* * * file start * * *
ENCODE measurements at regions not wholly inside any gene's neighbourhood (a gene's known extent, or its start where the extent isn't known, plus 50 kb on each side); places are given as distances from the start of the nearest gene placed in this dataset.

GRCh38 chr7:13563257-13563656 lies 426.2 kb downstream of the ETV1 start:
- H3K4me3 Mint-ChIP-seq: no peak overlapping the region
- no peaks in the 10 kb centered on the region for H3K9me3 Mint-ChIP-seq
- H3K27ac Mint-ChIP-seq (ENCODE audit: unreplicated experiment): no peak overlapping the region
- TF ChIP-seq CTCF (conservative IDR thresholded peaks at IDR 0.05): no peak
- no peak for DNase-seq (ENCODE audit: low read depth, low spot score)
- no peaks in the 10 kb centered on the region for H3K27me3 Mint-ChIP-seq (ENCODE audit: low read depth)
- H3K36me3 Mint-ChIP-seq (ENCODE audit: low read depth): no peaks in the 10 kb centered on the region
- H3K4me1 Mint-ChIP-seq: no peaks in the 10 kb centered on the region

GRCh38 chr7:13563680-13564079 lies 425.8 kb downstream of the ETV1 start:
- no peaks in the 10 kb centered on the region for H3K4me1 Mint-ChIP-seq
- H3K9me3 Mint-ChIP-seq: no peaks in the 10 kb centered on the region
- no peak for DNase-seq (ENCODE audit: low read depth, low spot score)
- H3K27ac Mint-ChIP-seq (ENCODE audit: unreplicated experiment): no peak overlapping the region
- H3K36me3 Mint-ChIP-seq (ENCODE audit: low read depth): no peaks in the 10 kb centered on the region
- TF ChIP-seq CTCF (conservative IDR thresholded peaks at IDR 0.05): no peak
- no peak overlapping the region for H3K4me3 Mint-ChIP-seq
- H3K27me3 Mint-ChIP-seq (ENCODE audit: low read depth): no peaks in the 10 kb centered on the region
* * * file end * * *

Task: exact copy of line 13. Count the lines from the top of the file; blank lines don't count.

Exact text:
- H3K9me3 Mint-ChIP-seq: no peaks in the 10 kb centered on the region